The Economic Confidential and the Nigeria Extractive Industries Transparency Initiative (NEITI) recently revealed that some states in the country will face financial distress without the monthly allocation from the Federal Government. They also disclosed that more states might not be able to fund their 2019 budgets.
The Economic Confidential had in its Annual States Viability Index (ASVI) report for 2018 released last week, disclosed that at least 17 out of the 36 states are financially unhealthy as their Internally Generated Revenues (IGR) were less than 10 per cent of their receipts from the Federation Accounts Allocations Committee (FAAC) in the same period under review. This is grossly inadequate to keep them afloat.
In the same vein, the report by NEITI revealed that 28 states would be unable to fund their current budgets from revenues realised in 2017 and 2018. According to NEITI, only eight states have the financial capacity to fund their budgets. The states are Lagos, Delta, Enugu, Kaduna, Yobe, Kano, Nasarawa and Rivers. The rest, according to the report, do not have the financial muscle to fund their budgets, even with the monthly disbursements from FAAC.
The grim picture painted by the Economic Confidential and NEITI is worrisome. Specifically, the index computed by the Economic Intelligence report showed that the total IGR of the 36 states of the Federation was N1.1trillion, compared to N931billion in 2017, an increase of N172billion. However, this amount is far below what the states require to pay workers’ salaries and pensions of retirees. Not surprising, Lagos State came top on the table with the highest IGR of N382billion in 2018, compared to N260billion from FAAC.
This is higher than the IGRs of 30 states combined. Rivers state came a distant second, followed by Ogun state, Delta, Kwara and Edo states, in that order.
Of all the 19 states in the Northern region of the country, only three states – Kaduna, Kano and Kwara, had IGR above 20 per cent in comparison to their respective allocations from the Federation Account. Also, only seven states in the South recorded over 20 per cent IGR in 2018. The states are Lagos, Ogun, Rivers, Edo, Enugu, Delta and Ondo. Four states from the South with the poorest IGR of less than 10 per cent compared to their FAAC in 2018 are Akwa, Ekiti, Ebonyi and Bayelsa, those in the North include Nasarawa, Gombe, Zamfara, Benue, Adamawa, Bauchi, Jigawa, Taraba, Niger, Yobe, Borno, Katsina and Kebbi.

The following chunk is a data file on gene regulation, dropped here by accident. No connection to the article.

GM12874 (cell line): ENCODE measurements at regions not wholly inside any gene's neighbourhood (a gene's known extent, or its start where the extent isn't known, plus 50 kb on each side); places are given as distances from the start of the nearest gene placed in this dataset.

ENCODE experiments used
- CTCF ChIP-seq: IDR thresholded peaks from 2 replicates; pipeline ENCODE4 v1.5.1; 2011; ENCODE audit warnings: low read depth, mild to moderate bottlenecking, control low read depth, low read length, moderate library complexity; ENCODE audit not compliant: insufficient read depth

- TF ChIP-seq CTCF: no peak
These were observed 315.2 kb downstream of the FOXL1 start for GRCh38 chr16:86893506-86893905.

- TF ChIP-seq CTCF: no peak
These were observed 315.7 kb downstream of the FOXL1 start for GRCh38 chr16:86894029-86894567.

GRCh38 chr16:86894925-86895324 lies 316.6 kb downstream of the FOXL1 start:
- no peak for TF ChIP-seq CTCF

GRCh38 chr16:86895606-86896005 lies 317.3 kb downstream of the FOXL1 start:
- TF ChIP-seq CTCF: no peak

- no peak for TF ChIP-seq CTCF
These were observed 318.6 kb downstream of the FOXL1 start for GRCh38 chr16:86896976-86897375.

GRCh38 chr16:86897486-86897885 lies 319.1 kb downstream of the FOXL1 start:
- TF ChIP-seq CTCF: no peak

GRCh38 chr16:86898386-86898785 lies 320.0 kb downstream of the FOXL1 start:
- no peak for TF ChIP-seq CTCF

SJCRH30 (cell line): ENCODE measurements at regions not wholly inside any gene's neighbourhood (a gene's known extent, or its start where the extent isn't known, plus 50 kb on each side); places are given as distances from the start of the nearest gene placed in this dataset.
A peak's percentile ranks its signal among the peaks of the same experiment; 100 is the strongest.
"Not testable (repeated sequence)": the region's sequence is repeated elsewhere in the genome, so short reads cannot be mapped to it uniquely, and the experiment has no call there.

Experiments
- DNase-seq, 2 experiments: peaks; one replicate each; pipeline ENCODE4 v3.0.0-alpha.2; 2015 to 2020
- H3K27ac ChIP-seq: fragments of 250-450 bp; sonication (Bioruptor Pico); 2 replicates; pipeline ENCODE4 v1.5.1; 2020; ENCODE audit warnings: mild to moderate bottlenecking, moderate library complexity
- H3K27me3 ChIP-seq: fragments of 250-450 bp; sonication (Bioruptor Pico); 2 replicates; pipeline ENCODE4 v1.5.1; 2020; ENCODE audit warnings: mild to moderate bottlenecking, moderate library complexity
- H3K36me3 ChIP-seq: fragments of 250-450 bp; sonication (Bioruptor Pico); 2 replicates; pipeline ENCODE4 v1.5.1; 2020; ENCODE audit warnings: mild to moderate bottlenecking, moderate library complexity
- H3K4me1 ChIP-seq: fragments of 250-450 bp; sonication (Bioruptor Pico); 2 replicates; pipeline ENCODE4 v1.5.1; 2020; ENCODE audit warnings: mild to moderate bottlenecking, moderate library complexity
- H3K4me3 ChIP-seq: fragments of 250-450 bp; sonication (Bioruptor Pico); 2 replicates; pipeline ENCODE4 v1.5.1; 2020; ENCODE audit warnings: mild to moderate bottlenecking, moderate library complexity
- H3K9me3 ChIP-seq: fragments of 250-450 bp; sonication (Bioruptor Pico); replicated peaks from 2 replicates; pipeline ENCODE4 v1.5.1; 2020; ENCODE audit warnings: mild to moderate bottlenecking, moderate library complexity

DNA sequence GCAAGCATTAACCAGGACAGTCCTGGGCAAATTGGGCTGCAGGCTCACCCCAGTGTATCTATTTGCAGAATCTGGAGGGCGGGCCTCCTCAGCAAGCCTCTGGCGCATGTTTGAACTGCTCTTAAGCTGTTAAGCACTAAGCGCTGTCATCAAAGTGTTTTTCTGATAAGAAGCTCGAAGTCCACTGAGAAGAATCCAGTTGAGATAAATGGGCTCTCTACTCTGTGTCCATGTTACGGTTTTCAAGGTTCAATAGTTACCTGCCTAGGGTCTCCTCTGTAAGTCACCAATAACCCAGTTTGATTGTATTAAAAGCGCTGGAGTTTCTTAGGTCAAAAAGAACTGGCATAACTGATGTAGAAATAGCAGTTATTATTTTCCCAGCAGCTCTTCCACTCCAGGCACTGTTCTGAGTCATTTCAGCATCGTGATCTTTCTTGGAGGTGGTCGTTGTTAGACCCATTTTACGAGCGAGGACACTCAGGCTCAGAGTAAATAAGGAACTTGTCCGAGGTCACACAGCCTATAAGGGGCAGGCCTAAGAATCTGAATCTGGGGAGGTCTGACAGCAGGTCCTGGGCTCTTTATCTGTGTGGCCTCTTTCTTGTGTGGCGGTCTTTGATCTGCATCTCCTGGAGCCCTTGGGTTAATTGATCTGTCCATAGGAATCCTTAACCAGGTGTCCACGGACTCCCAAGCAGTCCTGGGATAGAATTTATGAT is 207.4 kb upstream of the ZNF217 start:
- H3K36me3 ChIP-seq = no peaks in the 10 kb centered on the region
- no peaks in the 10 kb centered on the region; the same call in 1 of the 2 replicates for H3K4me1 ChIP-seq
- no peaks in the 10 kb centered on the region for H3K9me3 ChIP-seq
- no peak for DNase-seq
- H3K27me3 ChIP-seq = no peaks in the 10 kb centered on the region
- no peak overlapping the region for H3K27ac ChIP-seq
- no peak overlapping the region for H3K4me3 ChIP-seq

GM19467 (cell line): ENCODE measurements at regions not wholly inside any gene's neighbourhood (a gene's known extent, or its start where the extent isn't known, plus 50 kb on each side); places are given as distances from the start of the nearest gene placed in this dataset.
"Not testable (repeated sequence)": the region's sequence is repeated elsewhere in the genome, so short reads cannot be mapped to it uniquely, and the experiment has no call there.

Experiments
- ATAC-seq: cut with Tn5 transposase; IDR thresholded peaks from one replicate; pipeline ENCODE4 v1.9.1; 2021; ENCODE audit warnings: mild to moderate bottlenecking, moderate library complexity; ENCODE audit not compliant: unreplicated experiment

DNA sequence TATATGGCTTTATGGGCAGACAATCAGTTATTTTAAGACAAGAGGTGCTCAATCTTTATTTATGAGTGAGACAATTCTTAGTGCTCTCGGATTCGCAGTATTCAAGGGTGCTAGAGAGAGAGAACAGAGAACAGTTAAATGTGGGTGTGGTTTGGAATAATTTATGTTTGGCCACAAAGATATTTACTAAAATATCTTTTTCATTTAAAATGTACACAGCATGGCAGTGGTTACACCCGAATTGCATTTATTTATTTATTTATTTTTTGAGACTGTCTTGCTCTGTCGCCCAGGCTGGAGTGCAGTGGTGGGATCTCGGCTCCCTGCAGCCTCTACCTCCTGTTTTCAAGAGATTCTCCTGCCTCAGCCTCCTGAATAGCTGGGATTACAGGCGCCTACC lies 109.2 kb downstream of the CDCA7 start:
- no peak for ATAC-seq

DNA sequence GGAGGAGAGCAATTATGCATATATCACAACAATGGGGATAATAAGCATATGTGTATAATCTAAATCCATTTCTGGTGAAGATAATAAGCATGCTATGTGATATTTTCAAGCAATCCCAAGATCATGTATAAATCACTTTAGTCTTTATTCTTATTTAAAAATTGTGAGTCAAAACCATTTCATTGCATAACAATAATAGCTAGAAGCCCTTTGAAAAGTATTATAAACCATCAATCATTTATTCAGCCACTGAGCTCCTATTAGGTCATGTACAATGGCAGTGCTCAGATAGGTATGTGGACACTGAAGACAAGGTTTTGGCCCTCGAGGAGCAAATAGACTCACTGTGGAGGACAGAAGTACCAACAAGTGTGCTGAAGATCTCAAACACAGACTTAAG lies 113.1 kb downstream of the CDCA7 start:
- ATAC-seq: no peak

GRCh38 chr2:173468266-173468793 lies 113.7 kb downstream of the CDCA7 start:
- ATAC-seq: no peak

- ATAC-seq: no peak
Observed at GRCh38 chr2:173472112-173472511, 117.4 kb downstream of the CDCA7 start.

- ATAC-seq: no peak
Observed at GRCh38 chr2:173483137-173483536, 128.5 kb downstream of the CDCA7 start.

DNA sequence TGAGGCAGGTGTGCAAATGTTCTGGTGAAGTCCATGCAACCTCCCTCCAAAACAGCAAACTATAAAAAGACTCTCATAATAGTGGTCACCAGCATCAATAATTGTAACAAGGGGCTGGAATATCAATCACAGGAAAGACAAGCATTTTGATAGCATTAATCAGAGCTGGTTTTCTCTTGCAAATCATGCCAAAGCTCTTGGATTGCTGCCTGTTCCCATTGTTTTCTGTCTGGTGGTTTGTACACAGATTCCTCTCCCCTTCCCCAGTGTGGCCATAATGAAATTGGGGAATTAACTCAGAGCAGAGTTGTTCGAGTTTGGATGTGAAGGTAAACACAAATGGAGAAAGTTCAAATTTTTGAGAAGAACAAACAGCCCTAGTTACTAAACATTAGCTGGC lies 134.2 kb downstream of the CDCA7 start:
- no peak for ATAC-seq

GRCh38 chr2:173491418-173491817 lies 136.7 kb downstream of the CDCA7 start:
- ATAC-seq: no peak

It is worrisome that 28 states may not fund their current budgets and 17 states rated economically and financially insolvent. The troubling situation should make the state governors look inwards and increase their IGR.
Without enhanced IGR, it will be difficult for many states to implement the N30,000 new national minimum wage, estimated to gulp N1trillion. While an upward review of the revenue sharing formula in favour of the states has become imperative, governors of the affected states should creatively shore up their revenues.
Recent figures from the National Bureau of Statistics (NBS) also brought to the fore the acute financial situation of most states as a result of dwindling revenues from oil, which has reflected on the steady decline in the FAAC disbursements in the last two years. We recall that federal allocations declined by over 50 per cent between 2017 and 2018.
No doubt, the era of overdependence on federal allocation may be coming to an end, and states that depend on the monthly allocation from Abuja may be living on borrowed times. Therefore, the governors should do something now to increase their revenue base.
This is the time to revisit the issue of fiscal federalism through meaningful restructuring that will allow the states control the natural resources in their domains. Currently, the 1999 Nigerian Constitution vests in the Federal Government the exclusive rights of minerals in all the states of the Federation. It is time to alter that arrangement in favour of the states. More importantly, state governors should give diversification a preeminent position in their economic agenda.
The current dire financial situation of most states can be reversed if the governors grow their revenues.